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Scary Movie Inspiration: 6 Business Lesson Takeaways

Scary Movie Inspiration: 6 Business Lesson TakeawaysIf you’re a horror movie buff, October is the perfect time to binge watch some of your favorite films. That’s because in the days leading to Halloween, Netflix and the cable networks typically stuff their catalogs with plenty of blood, gore and the supernatural. 

Even if you aren’t a fan of the genre, there are tons of horror movie business lessons you can glean from these ghoulish delights. 

Below are some of our favorite takeaways. 

We hope you enjoy. 

1. Don’t Be a Jerk

In modern cinema, the “jerk” often gets his or her punishment. We’ve almost come to expect it, whether we’re watching comedies, romance films or dramas. 

But in horror films, this cosmic karma has become a cliché, with the jerk typically dying some ghastly and gruesome death. Nowhere is this more pronounced than in Stephen King’s 1976 (and 2013) “Carrie,” where the title character uses her telekinetic powers to exact revenge on everyone who was mean to her throughout the film. 

See Our 6 Top Netflix Picks for Business Tips

Spoiler alert: Almost everyone was mean to her throughout the film. 

What horror movie business lessons can you take from this supernatural thriller? 

Simply put — don’t be a jerk. 

It’s doubtful that your customers and employees possess destructive telekinetic powers, but it’s best not to take any chances — especially if you want to make it to the sequel. 

2. Finish the Job

Here’s another cliché. In the final moments of many horror films, the hero defeats the monster, ghost, shark or maniacal killer. 

Everyone breathes with a sigh of relief. 

Then — out of nowhere — the “bad guy” lunges a final time. It turns out he wasn’t dead after all. Now, the hero must finish the job. 

As a business owner, you should do the same. This means double, triple and quadruple checking all of your work before sending it out. Shoddy workmanship is one of the fastest ways to kill your brand image and destroy goodwill.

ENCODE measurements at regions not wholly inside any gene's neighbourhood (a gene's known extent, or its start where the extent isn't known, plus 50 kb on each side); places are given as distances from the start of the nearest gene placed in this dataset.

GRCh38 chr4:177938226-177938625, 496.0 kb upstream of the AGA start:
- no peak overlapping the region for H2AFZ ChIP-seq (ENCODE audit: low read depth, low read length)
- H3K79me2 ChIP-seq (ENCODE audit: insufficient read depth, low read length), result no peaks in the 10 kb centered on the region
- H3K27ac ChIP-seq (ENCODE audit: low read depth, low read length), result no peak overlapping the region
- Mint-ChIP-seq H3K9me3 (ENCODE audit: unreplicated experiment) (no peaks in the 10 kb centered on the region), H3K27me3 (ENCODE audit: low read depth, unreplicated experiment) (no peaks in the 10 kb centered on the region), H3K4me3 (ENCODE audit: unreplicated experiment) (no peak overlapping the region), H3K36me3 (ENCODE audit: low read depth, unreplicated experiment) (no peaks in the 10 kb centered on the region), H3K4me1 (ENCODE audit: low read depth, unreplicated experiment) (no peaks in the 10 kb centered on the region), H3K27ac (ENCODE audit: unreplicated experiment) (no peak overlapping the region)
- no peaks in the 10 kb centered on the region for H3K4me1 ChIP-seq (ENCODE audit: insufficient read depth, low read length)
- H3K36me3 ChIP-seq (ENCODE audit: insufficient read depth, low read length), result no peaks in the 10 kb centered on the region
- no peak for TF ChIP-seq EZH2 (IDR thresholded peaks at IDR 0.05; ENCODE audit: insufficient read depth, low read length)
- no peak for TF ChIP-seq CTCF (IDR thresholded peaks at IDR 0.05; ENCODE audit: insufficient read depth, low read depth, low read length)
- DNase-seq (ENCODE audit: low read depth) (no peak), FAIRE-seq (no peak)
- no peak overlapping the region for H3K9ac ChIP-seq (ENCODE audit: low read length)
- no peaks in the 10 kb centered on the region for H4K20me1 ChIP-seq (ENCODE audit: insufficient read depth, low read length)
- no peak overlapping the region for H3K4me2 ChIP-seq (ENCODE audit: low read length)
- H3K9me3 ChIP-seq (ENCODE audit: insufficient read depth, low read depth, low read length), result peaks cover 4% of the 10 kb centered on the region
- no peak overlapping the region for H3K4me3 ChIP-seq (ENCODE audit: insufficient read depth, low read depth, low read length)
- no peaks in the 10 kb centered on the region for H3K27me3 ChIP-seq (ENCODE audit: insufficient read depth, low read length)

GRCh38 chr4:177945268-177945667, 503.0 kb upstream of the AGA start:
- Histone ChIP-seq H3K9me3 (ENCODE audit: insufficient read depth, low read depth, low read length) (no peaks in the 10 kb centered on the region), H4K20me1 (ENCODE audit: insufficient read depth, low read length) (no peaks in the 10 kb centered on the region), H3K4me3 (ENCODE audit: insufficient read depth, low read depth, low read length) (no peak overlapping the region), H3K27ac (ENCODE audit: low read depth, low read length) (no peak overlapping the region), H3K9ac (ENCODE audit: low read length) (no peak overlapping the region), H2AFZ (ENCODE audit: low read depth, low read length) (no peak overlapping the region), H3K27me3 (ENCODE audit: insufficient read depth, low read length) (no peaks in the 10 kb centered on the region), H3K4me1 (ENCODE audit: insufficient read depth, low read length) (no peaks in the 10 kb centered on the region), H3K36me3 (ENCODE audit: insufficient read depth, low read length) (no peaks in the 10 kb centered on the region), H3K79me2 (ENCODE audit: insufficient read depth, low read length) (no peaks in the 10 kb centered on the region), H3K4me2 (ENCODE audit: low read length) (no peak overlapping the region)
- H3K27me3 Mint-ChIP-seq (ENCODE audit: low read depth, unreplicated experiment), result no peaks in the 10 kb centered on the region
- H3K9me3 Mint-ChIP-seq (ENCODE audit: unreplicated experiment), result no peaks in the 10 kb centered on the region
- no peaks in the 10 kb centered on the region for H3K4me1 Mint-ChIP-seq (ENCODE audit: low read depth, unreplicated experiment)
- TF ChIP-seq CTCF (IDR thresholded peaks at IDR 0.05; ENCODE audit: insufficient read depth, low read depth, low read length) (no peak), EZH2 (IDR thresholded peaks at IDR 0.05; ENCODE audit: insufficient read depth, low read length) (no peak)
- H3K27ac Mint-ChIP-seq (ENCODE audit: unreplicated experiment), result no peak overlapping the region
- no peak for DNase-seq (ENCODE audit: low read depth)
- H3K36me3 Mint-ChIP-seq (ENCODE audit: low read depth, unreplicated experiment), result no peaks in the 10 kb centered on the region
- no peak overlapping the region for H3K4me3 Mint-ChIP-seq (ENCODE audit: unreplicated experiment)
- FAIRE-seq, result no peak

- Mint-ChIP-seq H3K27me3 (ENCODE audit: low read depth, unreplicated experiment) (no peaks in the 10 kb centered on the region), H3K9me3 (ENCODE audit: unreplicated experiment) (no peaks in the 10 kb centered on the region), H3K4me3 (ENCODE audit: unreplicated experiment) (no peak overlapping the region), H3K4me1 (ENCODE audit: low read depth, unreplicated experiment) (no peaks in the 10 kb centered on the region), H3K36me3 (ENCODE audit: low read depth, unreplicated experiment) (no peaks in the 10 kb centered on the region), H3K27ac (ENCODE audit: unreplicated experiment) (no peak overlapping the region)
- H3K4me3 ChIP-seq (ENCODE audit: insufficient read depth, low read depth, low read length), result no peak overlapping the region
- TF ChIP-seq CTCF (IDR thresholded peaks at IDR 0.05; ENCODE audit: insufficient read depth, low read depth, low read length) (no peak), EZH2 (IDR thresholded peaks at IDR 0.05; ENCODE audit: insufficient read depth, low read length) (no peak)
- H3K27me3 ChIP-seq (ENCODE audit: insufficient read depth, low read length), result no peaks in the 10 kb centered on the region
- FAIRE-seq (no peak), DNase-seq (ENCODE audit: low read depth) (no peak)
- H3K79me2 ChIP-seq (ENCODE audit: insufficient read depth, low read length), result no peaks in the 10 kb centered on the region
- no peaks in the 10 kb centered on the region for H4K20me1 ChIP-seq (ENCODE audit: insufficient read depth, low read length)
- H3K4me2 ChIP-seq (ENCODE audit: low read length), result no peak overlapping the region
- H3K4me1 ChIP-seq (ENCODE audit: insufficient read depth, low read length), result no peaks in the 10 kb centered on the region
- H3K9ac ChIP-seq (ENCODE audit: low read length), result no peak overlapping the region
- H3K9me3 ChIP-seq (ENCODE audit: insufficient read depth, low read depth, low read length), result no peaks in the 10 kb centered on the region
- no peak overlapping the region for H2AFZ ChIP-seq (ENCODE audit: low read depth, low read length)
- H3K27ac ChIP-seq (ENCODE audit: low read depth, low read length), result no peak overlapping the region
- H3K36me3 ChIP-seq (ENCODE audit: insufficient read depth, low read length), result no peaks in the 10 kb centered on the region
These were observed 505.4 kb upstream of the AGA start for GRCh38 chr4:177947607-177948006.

3. Build Suspense

It’s easy to get excited whenever you add new features to your products or services. You may be tempted to inundate your users with tons of literature about all the bells and whistles your team has just implemented — but think about 1975’s “Jaws.” 

Despite being the title character, Jaws doesn’t make his first appearance until almost 80 minutes in  — which is longer than many feature-length productions. 

Talk about suspense, but how do you apply this in your business? 

Simple. 

You cultivate customer relationships over time — slowly building rapport. This gives them the flexibility and latitude to learn about new features as they grow to love your products and services. 

4. Face Your Fears

From the “Exorcist” to “Child’s Play” to “Scream” — horror movie heroes are ultimately forced to overcome their fears and confront their deepest, darkest nightmares. 

It’s usually a painful process that they approach reluctantly, but it’s both inevitable and necessary. 

There are business lessons to be learned for every budding entrepreneur. 

Admittedly, your deepest, darkest nightmare might not be a possessed doll, but we all have dreaded tasks or knowledge gaps that keep holding us back, whether it’s: 

  • Prepping taxes 
  • Learning to code 
  • Firing people 
  • Cold calling 

Although you can bring in the experts if necessary, this approach can get expensive. 

A better approach is to simply roll up your sleeves and get to work. The first time will be the hardest, but the next time you sit down to prepare your business taxes, the process will be a little easier. 

If you need training or coaching, go out and get it. You can always write it off as a deductible business expense. 

5. Always Check References

Another cliché in horror films is the babysitter or tour guide who ends up being a bloodthirsty lunatic — and of course, mayhem ensues. 

If only the characters had asked around a bit and checked references — all of that killing could have been avoided. 

Note to self: Always check references before hiring anyone. That’s because resumes and work histories are so easy to forge these days. If you can connect with a living, breathing person at that candidate’s previous job, you’ll save yourself a lot of trouble. 

6. Big Budgets Are Overrated

The “Blair Witch Project” had a budget of $600,000  and took home almost $250 million. That’s a 20,600 percent return on investment. 

“Paranormal Activity” cost only $15,000 to make, but it generated over $193 million. 

That’s an ROI of 645,800 percent. 

What are the business lessons here? 

Having more money in the reserves is great. You can: 

  • Hire better employees 
  • Rent a bigger office 
  • Buy higher-quality tools 

Yet, big budgets aren’t always necessary. In fact, they can be a major hindrance — as many tech startups learned the hard way during the dot.com bubble. 

A much better approach is to streamline your operations and cut expenses as much as possible. This is easier than ever thanks to the sharing economy. Even on a modest budget, you now have access to the highest-quality talent and resources in the world. 

Want More Business Tips?

If you’re looking for even more business lessons — either from the big screen or real life — let us know. 

At BluePay, we’ve helped countless business owners improve their operations by making simple, common sense adjustments to their workflows and payment environments. 

To learn how we can do the same for you, contact our merchant services team today.

Get a free consultation today! 

Topics: Fun Posts, Small Business Tips

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